Anthropology, Department of


Date of this Version



AIDS and Behavior


© The Author(s), under exclusive licence to Springer Science+Business Media, LLC, part of Springer Nature 2021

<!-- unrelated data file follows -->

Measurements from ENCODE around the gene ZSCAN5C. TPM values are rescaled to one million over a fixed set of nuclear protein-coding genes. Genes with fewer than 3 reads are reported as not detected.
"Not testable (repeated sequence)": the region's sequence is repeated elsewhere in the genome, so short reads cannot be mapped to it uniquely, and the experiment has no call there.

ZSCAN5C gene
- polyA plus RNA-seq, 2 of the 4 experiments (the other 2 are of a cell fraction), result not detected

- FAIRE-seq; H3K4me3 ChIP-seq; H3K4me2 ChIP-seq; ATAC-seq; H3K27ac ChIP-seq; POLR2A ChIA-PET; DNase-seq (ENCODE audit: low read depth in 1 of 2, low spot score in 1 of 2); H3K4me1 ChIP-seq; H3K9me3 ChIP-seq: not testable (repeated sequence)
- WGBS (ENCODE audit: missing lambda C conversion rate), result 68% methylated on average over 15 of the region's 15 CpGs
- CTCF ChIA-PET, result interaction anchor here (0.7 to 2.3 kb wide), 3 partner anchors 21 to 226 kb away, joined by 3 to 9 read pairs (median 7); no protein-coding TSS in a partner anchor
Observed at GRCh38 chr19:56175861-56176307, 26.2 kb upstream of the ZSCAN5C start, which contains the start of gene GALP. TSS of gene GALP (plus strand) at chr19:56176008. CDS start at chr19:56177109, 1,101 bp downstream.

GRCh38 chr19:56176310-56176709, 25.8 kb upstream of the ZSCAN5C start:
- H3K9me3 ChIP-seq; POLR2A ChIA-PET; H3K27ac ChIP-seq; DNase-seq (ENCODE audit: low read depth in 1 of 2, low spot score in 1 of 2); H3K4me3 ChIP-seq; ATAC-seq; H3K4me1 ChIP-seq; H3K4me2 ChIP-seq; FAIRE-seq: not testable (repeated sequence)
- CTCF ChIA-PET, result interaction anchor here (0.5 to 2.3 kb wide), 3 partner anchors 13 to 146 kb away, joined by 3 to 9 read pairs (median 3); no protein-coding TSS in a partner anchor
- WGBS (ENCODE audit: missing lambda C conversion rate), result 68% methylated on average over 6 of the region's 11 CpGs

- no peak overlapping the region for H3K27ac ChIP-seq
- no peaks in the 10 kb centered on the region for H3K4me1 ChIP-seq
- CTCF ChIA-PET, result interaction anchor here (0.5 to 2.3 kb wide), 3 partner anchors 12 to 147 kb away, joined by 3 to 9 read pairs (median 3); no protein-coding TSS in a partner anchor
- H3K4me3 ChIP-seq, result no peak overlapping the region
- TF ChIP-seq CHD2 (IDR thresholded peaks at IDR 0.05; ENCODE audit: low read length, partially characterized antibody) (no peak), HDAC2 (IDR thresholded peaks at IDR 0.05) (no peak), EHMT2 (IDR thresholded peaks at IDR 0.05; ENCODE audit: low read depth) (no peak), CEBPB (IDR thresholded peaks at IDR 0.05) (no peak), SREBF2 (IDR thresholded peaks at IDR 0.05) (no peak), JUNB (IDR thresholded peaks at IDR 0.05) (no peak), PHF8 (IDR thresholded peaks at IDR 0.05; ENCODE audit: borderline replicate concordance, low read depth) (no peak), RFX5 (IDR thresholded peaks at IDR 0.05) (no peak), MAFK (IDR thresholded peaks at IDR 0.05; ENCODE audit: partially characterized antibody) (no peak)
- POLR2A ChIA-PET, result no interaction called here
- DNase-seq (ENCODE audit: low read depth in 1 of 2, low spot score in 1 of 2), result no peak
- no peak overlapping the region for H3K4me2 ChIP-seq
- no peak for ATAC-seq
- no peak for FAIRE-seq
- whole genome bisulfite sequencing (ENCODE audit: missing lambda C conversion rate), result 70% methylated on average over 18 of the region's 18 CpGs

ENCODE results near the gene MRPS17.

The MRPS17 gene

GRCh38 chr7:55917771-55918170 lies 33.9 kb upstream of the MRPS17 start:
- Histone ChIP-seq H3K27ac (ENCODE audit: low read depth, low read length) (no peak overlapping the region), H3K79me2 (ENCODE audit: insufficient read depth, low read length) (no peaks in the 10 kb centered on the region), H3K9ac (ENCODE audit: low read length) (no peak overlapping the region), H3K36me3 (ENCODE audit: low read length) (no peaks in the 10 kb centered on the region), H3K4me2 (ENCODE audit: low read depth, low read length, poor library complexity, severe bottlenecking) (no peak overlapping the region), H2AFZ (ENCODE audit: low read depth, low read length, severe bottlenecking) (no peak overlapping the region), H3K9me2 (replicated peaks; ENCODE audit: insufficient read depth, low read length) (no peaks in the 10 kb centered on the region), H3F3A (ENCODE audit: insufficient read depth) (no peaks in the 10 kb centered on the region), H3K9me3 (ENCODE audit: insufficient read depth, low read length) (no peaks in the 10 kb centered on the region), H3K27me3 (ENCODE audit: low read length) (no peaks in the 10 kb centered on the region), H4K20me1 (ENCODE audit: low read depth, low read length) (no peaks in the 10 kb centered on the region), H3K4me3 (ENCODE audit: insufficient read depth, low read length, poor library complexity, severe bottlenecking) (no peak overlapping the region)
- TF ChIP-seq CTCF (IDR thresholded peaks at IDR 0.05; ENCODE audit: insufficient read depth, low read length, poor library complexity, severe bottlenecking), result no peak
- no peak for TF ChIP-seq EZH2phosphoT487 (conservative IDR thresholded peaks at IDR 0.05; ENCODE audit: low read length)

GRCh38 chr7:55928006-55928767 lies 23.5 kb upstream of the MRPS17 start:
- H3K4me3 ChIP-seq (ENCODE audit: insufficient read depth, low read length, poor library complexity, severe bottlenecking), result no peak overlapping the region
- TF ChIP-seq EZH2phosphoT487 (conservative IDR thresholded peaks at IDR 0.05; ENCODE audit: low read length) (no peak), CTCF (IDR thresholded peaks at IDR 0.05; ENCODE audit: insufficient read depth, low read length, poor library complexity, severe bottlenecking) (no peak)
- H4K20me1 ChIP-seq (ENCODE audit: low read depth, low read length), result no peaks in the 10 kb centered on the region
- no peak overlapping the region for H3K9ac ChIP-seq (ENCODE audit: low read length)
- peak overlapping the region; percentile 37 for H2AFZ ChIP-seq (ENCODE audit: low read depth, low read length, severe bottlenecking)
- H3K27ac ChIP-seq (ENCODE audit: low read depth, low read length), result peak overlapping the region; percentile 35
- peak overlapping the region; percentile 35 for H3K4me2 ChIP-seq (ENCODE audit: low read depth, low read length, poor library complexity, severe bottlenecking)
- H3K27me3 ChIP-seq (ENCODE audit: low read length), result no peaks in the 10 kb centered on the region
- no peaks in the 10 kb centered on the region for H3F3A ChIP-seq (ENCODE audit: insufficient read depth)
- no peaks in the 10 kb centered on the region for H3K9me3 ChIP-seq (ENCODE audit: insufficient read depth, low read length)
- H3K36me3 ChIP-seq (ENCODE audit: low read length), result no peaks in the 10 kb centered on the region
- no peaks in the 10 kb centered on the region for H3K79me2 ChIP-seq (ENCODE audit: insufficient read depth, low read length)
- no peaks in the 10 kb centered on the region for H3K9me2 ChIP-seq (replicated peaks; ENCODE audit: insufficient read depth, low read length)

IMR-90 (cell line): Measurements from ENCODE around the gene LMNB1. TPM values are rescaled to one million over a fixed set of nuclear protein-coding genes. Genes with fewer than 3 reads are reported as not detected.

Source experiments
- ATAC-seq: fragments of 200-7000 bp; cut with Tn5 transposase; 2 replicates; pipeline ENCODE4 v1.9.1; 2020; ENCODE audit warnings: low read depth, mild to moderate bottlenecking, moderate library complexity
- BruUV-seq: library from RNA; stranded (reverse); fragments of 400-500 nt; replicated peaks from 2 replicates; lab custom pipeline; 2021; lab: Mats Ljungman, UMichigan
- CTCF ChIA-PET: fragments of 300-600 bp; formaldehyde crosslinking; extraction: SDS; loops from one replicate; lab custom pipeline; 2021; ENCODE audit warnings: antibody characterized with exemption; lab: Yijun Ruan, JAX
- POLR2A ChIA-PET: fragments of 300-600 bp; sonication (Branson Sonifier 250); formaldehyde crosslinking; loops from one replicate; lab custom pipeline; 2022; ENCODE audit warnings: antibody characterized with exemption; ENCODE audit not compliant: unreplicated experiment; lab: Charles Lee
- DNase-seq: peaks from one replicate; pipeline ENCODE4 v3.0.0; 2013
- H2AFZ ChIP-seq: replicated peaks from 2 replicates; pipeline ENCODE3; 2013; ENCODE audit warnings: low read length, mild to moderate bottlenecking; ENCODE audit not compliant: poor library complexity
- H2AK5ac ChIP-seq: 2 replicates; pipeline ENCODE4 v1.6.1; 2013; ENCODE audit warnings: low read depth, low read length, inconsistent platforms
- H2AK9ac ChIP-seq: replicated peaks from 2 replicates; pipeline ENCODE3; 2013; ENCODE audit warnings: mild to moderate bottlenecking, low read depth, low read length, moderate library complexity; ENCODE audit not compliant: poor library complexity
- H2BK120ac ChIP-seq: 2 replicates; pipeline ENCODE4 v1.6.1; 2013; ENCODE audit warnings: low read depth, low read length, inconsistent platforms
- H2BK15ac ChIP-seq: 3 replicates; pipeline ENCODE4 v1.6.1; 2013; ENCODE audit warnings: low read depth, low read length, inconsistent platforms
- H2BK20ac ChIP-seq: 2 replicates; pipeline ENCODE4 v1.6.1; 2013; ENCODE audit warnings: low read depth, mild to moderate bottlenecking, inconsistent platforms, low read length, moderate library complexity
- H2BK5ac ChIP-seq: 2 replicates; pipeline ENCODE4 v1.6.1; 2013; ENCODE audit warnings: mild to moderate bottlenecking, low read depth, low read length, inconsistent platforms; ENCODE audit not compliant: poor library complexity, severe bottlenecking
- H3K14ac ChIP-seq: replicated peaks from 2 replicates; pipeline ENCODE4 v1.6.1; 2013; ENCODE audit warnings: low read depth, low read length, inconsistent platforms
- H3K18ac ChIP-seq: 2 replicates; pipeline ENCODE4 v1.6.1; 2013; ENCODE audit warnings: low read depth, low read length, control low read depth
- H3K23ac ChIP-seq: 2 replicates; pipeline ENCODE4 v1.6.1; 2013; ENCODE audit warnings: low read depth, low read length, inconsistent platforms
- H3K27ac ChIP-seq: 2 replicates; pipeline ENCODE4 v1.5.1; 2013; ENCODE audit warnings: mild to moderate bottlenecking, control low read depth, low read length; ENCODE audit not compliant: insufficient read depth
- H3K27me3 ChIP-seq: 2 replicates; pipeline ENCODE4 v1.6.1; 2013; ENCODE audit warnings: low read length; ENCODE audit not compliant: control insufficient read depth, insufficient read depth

HIV disproportionately impacts individuals based on intersecting categories (e.g. gender, race/ethnicity, behavior), with groups most at-risk deemed priority populations. Using weighted effects coding to account for differential group sizes, this study used multilevel mixed logistic models to investigate differences in eHealth use and willingness to use eHealth for HIVrelated information among priority populations. Compared to the sample average, Black men who had sex with women were less likely to use all technologies except cellphones with text-messaging and less likely to be willing to use computers and tablets. White and Hispanic men who had sex with men were more likely to use all technologies. No significant differences existed for use or willingness to use cellphones with text-messaging. Future research should consider approaches used here to account for equity and multiple intersecting social identities; practitioners may use these findings or similar local data to ensure fit between eHealth programs and priority populations.